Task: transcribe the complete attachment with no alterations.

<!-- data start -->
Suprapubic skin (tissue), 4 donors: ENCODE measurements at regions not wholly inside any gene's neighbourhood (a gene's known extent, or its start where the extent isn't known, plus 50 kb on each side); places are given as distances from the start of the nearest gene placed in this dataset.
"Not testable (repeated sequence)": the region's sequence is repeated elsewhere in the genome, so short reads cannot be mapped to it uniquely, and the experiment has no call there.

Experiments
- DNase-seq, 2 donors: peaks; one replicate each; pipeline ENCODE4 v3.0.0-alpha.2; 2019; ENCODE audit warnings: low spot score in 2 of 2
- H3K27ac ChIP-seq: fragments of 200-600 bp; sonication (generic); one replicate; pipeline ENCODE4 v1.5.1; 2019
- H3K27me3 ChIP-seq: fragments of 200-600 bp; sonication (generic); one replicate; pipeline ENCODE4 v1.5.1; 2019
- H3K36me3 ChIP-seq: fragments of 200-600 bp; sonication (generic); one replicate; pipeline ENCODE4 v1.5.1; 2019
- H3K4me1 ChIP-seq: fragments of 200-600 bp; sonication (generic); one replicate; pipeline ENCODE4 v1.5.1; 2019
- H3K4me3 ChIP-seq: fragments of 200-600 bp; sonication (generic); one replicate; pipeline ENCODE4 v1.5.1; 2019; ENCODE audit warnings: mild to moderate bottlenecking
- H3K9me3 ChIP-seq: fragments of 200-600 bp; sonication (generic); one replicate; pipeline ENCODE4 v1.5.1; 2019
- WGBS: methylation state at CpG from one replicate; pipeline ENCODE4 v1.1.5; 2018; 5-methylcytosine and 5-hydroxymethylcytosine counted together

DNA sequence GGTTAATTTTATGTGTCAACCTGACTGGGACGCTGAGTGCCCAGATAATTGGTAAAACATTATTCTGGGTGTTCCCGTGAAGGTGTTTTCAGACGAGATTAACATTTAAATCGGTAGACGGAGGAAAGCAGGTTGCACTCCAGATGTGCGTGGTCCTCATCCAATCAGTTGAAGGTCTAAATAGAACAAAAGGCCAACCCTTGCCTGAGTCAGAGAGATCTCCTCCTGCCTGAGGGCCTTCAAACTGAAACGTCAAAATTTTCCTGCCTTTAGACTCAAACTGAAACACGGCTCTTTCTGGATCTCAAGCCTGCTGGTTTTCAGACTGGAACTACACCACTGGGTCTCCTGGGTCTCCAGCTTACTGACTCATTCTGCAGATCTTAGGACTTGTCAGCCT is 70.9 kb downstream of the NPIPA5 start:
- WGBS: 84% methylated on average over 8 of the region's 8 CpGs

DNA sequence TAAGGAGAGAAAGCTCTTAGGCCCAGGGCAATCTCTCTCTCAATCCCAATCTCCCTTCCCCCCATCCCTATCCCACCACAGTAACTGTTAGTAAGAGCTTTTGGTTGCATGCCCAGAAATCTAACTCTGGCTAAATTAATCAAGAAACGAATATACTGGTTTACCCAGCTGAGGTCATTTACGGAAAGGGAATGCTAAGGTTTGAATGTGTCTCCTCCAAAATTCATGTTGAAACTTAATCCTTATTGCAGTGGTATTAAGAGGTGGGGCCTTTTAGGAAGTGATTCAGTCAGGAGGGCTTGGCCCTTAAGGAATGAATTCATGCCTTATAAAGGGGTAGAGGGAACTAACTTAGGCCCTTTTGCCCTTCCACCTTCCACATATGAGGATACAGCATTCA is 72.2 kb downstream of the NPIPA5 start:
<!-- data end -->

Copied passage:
Suprapubic skin (tissue), 4 donors: ENCODE measurements at regions not wholly inside any gene's neighbourhood (a gene's known extent, or its start where the extent isn't known, plus 50 kb on each side); places are given as distances from the start of the nearest gene placed in this dataset.
"Not testable (repeated sequence)": the region's sequence is repeated elsewhere in the genome, so short reads cannot be mapped to it uniquely, and the experiment has no call there.

Experiments
- DNase-seq, 2 donors: peaks; one replicate each; pipeline ENCODE4 v3.0.0-alpha.2; 2019; ENCODE audit warnings: low spot score in 2 of 2
- H3K27ac ChIP-seq: fragments of 200-600 bp; sonication (generic); one replicate; pipeline ENCODE4 v1.5.1; 2019
- H3K27me3 ChIP-seq: fragments of 200-600 bp; sonication (generic); one replicate; pipeline ENCODE4 v1.5.1; 2019
- H3K36me3 ChIP-seq: fragments of 200-600 bp; sonication (generic); one replicate; pipeline ENCODE4 v1.5.1; 2019
- H3K4me1 ChIP-seq: fragments of 200-600 bp; sonication (generic); one replicate; pipeline ENCODE4 v1.5.1; 2019
- H3K4me3 ChIP-seq: fragments of 200-600 bp; sonication (generic); one replicate; pipeline ENCODE4 v1.5.1; 2019; ENCODE audit warnings: mild to moderate bottlenecking
- H3K9me3 ChIP-seq: fragments of 200-600 bp; sonication (generic); one replicate; pipeline ENCODE4 v1.5.1; 2019
- WGBS: methylation state at CpG from one replicate; pipeline ENCODE4 v1.1.5; 2018; 5-methylcytosine and 5-hydroxymethylcytosine counted together

DNA sequence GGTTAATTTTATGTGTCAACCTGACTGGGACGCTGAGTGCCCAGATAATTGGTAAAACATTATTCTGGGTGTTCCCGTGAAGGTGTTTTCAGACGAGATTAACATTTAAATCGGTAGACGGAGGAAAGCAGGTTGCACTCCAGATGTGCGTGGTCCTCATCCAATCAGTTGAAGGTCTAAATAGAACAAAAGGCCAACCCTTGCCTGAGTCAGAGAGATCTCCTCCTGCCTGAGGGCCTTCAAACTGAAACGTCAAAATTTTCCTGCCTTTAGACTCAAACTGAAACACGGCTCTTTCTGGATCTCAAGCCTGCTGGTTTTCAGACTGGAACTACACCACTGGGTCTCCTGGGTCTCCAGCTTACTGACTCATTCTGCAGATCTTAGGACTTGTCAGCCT is 70.9 kb downstream of the NPIPA5 start:
- WGBS: 84% methylated on average over 8 of the region's 8 CpGs

DNA sequence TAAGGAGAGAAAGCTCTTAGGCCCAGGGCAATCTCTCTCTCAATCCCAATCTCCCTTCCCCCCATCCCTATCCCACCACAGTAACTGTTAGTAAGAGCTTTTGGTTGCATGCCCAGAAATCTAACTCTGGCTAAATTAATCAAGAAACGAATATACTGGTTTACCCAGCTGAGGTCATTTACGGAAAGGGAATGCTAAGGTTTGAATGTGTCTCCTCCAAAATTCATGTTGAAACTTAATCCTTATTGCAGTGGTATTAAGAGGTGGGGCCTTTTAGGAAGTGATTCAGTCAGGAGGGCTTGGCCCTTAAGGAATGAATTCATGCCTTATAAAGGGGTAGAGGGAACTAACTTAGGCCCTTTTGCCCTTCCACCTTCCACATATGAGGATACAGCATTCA is 72.2 kb downstream of the NPIPA5 start: